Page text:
Alabama Butterfly Atlas

Butterfly: Wingspan: ¾ - 1 inch (1.9 - 2.5 cm). The Least Skipper is a very small skipper. The underside of the hindwing is orange; the forewing (not seen above) is entirely black, or black with orange along the costal margin and in the central portion of the wing. The upperside of the hindwing is golden orange with a broad black border; the forewing is black with an orange tip, costal margin, and border. The abdomen is white underneath, orange along the sides, and with a black mid-dorsal stripe.

Egg: Females lay their shiny yellow eggs on host plant leaves. The eggs become peachy in color and develop a red ring that remains until they hatch.

Caterpillar: The caterpillar is light green with a tan-to-brown, rounded head. The caterpillars feed on leaves. THey initially cut, fold, and silk a small flap under which they hide. As they grow, they enlarge the flap.  Finally they construct nests composed of leaves tied together with silk to form a tubular retreat. 

Chrysalis: Yellow-ish with dark, blunt head. 

The Least Skipper has a feeble flight as it moves slowly through tall grasses in search of females. It is easily identified in flight by it small size and characteristic two-toned wings. 

The Least Skipper has been documented in counties from the northernmost to the southernmost parts of the state. It is likely that it will eventually be documented in all Alabama counties. This skipper is also found from Nova Scotia west across southern Canada to Saskatchewan; south through the eastern states to the Gulf coastal states; west toTexas, and southeastern Arizona.

Distribution and Abundance

A dot on the county map indicates that there is at least one documented record of the species within that county. In some cases, a species may be common throughout the county, in others it may be found in only a specific habitat. The High Count information shows the highest numbers recorded for this species as well as when and where they occurred.

The sightings bar graphs depict the timing of flight(s) within each of three geographic regions. Place your cursor on a bar within the graph to see the number of individuals recorded during that period.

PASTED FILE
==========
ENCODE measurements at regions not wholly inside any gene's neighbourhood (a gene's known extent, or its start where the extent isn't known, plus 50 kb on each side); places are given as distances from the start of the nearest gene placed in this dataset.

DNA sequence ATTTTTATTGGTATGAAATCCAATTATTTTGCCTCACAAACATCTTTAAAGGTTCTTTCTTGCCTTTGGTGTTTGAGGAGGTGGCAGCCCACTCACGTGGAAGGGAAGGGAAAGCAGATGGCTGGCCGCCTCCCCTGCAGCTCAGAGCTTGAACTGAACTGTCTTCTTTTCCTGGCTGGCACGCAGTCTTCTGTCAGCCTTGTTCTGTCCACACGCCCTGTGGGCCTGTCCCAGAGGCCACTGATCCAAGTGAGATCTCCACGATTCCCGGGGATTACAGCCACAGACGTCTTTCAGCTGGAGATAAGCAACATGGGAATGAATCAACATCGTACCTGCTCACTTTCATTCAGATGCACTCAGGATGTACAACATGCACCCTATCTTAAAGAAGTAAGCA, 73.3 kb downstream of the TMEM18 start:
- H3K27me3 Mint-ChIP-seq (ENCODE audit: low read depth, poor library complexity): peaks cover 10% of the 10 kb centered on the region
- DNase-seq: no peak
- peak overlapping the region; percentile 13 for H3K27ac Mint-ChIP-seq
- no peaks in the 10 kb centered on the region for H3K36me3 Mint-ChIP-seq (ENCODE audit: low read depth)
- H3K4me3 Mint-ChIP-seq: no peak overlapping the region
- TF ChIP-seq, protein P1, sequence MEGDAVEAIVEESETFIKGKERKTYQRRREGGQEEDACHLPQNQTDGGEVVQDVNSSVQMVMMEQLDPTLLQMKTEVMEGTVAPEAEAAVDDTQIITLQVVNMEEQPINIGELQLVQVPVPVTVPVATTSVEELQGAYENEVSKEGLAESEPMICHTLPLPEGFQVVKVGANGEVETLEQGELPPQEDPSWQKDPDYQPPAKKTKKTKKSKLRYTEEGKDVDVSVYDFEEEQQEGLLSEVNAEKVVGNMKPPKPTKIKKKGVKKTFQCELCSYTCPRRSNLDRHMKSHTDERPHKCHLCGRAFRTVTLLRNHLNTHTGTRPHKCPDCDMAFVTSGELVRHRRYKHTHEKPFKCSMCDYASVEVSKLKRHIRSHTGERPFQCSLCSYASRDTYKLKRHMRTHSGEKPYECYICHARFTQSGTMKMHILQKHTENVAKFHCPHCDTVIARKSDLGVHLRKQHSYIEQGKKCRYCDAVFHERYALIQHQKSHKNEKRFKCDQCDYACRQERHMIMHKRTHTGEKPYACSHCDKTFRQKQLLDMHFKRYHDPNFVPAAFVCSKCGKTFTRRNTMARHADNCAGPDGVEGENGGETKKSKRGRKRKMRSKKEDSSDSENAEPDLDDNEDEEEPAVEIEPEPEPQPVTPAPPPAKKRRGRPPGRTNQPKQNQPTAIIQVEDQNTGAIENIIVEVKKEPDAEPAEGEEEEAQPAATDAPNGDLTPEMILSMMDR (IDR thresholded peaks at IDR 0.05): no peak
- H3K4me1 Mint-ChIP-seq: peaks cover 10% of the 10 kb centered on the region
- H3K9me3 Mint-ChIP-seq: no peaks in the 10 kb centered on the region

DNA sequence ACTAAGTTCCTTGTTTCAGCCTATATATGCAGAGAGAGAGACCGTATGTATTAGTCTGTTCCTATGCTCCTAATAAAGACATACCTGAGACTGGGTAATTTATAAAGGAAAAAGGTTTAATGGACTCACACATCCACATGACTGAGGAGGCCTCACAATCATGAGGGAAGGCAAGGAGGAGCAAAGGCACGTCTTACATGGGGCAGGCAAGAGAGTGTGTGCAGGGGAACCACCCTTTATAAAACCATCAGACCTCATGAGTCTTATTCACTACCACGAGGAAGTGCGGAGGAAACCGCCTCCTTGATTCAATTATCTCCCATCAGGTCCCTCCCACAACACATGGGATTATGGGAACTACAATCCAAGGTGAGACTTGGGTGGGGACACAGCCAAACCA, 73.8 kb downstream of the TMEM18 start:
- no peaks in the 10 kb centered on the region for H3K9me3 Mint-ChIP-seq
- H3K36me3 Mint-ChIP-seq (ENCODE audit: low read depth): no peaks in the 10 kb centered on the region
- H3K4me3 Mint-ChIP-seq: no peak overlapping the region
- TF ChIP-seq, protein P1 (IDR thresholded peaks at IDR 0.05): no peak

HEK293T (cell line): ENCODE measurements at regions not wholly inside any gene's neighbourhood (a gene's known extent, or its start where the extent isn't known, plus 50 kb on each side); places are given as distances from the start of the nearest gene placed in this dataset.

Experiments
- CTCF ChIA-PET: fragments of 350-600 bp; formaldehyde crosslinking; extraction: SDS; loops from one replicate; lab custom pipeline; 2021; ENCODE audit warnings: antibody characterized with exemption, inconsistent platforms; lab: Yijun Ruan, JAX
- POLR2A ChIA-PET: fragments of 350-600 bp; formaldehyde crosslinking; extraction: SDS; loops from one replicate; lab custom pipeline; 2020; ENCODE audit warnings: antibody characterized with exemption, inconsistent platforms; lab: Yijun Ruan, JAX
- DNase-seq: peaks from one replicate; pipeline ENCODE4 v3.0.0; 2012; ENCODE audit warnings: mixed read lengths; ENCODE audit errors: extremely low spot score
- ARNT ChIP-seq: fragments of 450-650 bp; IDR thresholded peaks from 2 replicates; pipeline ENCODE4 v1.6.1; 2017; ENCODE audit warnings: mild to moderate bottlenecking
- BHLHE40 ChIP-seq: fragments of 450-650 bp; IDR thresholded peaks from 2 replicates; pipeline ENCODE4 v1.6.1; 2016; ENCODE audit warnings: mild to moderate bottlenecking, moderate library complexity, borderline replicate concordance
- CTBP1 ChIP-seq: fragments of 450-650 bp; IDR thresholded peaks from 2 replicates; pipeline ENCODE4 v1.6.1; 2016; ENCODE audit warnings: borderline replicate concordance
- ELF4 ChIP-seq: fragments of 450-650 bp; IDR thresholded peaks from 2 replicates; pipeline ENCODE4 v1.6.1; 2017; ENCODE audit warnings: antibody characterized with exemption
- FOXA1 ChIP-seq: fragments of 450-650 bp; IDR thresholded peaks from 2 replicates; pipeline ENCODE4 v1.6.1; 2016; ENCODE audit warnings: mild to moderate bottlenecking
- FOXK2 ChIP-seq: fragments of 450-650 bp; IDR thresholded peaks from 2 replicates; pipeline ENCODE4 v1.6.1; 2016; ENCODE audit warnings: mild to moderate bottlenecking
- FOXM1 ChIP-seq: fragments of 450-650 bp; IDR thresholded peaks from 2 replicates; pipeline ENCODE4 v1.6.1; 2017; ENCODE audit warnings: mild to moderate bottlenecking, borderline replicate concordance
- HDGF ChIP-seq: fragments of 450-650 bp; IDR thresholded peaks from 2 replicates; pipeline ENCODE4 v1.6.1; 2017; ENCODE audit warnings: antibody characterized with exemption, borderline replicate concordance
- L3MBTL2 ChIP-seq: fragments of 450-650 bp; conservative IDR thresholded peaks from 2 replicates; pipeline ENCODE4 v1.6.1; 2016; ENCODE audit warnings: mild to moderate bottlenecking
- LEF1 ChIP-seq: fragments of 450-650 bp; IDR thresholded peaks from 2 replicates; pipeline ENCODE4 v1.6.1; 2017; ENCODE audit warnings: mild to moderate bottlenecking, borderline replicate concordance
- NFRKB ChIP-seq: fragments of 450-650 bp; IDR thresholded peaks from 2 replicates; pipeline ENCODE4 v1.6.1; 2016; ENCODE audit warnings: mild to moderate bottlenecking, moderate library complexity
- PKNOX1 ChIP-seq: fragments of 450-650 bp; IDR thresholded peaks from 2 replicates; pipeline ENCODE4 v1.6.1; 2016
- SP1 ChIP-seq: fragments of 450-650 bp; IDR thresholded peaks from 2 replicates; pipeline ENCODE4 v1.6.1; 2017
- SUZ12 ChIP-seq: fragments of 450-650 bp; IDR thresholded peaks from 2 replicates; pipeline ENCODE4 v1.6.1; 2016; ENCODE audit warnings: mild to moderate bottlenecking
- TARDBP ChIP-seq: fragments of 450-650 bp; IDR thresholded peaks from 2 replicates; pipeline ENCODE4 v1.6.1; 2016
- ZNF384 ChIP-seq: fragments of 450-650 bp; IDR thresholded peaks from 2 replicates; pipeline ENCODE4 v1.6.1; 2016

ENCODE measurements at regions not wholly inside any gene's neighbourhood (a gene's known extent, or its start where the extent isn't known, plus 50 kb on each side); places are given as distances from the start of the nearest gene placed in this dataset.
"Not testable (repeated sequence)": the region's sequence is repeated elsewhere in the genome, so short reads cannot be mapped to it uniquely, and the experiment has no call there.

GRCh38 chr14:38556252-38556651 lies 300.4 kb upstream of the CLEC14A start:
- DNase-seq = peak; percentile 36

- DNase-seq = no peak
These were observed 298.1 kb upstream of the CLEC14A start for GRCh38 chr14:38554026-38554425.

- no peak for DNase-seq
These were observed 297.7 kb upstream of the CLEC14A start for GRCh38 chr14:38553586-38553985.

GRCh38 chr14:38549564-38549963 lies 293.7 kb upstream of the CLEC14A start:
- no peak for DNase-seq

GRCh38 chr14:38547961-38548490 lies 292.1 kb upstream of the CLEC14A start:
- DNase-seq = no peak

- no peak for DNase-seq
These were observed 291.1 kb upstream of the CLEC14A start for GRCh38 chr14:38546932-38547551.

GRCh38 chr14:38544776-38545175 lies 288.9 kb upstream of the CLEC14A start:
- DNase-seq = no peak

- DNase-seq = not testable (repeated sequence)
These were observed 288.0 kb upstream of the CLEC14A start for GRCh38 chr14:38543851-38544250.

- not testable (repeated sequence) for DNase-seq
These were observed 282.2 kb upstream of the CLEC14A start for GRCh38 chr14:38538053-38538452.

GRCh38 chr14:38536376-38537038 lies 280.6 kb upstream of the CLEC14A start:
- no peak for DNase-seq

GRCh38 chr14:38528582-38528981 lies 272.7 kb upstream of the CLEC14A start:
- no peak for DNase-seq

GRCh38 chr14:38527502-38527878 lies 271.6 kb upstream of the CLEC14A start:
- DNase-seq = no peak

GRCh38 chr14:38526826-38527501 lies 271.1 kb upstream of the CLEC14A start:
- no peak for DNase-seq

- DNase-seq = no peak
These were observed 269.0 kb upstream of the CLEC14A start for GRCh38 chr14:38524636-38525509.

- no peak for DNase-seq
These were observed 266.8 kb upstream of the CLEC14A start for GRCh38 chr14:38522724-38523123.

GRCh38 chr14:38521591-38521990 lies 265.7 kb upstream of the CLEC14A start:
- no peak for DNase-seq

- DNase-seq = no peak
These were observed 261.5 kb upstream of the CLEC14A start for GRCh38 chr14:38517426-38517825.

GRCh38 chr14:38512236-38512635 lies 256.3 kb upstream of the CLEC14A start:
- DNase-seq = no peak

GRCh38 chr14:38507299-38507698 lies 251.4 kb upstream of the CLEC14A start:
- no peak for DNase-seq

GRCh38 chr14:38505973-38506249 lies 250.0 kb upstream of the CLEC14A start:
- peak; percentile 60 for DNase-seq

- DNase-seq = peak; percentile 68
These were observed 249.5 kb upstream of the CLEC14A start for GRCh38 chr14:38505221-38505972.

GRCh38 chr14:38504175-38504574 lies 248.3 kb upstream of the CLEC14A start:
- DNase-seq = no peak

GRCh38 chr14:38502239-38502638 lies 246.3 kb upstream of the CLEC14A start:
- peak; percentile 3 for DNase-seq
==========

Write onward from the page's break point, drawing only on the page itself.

The abundance calendar displays the total number of individuals recorded within each week of the month. Both the graphs and the calendar are on based data collection that began in 2000.

The records analyzed here are only a beginning. As more data is collected, these maps and graphs will paint a more accurate picture of distribution and abundance in Alabama. Submit your sightings to

Sightings in the following counties: Autauga, Baldwin, Barbour, Bibb, Blount, Bullock, Calhoun, Chambers, Chilton, Choctaw, Clay, Cleburne, Colbert, Covington, Crenshaw, Cullman, Dale, Dallas, DeKalb, Elmore, Etowah, Fayette, Franklin, Greene, Hale, Houston, Jackson, Jefferson, Lamar, Lawrence, Lee, Limestone, Lowndes, Macon, Madison, Marengo, Marion, Marshall, Mobile, Monroe, Montgomery, Perry, Pickens, Shelby, St. Clair, Sumter, Tuscaloosa, Washington, Wilcox

  • Map Symbol for Recent Sightings Sightings in the past 5 years
  • Map Symbol for Semi-Recent Sightings Sightings in the past 5 - 10 years
  • Map Symbol for Old Sightings Sightings more than 10 years ago

High count(s):

  • 26 - Choctaw - 10/4/2020
  • 22 - Jackson - 7/31/2021
  • 18 - Baldwin - 9/10/2017
County Distribution Map

View county names by moving the mouse over a county or view a map with county names

Jan Feb Mar Apr May Jun Jul Aug Sep Oct Nov Dec
2 10 7 14 12 16 15 15 21 18 31 31 38 33 15 18 72 29 39 18 67 51 73 27 58 37 18 6 3


The Least Skipper prefers wet habitats with tall grasses.This  includes swamps, marshes, ponds, sluggish streams, and ditches.

Least Skipper
Least Skipper (Ancyloxypha numitor)
© Sara Bright
Stream with Grassy Edges

Host and Nectar Plants

These tiny skippers nectar from a variety of small flowers on plants that grow low to the ground. 

In other states, the Least Skipper larvae have been found to feed on various grasses including bluegrasses (Poa spp.), Rice Cutgrass (Leersia oryzoides), Cultivated Rice (Oryza sativa) and Marsh Millet/Giant Cutgrass (Zizaniopsis milliacea).

Rice Cutgrass and Giant Cutgrass have been verified in Alabama.


For more information about these plants, please visit the Alabama Plant Atlas using the links above.

Least Skipper
Least Skipper (Ancyloxypha numitor)
© Sara Bright
Least Skipper
Least Skipper (Ancyloxypha numitor)
© Sara Bright

Landscaping Ideas

If you have a lawn in your landscape, consider letting it be natural.  The diverse assemblage of native and nonnative flowering plants and grasses typically found in naturalized lawns provides nectar and host sources for many small butterflies including Least Skippers.